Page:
Scientists at the MDI Biological Laboratory in Bar Harbor have discovered a contradiction in the current thought on some aspects of aging by studying sea urchins, some of which have a life expectancy of more than 100 years and share a close genetic relationship with humans.
James Coffman, associate professor at the lab, and collaborator Andrea Bodnar of the Bermuda Institute of Ocean Studies, studied the capacity of sea urchins to regenerate tissues and lost or damaged body parts in the hope of better understanding the aging process in humans. They published a paper on the topic in the scientific journal Aging Cell.
Some species of sea urchins can quickly regrow damaged spines and feet and even live to very old ages with good health. They can even reproduce as if they were still young.
The scientists looked at three species of sea urchins that had short, medium and long life spans. They expected sea urchins with short life expectancies to experience a decline in their ability to regenerate tissues as they age, which follows the prevailing theory. However, they found that regenerative capacity was not affected by age.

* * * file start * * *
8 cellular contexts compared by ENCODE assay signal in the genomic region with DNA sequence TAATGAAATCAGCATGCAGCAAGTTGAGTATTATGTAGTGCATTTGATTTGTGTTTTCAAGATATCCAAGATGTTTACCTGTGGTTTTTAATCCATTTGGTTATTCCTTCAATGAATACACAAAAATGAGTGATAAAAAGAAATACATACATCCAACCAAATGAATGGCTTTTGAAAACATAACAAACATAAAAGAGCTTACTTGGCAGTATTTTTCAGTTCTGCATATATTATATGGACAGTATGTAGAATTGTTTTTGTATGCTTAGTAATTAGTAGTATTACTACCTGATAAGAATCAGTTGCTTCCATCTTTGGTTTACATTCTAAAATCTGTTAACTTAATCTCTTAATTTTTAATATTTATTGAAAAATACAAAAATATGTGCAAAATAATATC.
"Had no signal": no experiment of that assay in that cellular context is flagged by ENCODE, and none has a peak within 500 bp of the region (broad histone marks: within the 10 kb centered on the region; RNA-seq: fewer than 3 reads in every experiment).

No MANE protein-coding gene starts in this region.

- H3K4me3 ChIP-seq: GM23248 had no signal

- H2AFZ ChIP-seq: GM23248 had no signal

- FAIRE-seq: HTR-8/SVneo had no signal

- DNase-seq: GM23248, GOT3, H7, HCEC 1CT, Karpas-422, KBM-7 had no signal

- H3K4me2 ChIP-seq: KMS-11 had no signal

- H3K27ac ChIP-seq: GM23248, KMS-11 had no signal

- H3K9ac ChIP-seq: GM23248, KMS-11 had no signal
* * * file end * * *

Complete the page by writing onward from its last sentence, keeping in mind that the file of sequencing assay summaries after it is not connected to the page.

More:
“We [originally] wanted to find out why the species with short and intermediate life expectancies aged and the long-lived species didn’t,” Coffman said in a statement. “But what we found is that aging is not inevitable; sea urchins don’t appear to age, even when they are short lived.”
He added, “Because these findings were unexpected in light of the prevailing theories about the evolution of aging, we may have to rethink theories on why aging occurs.”
The researchers said they plan to further study why short-lived sea urchins don’t experience cell deterioration with age. In particular, they want to look at the role of the immune system in maintaining youthful function into old age.
The research was funded by various grants including from the National Institute on Aging, the Bermuda Charitable Trust, the Institutional Development Awards and the National Institutes of Health.
MDI Biological Laboratories will be sponsoring a course on aging for worldwide experts in Bar Harbor from June 19 through July 3. Twenty early-career scientists and more than 20 experts on aging are expected to attend.
Aging, Regenerative Biology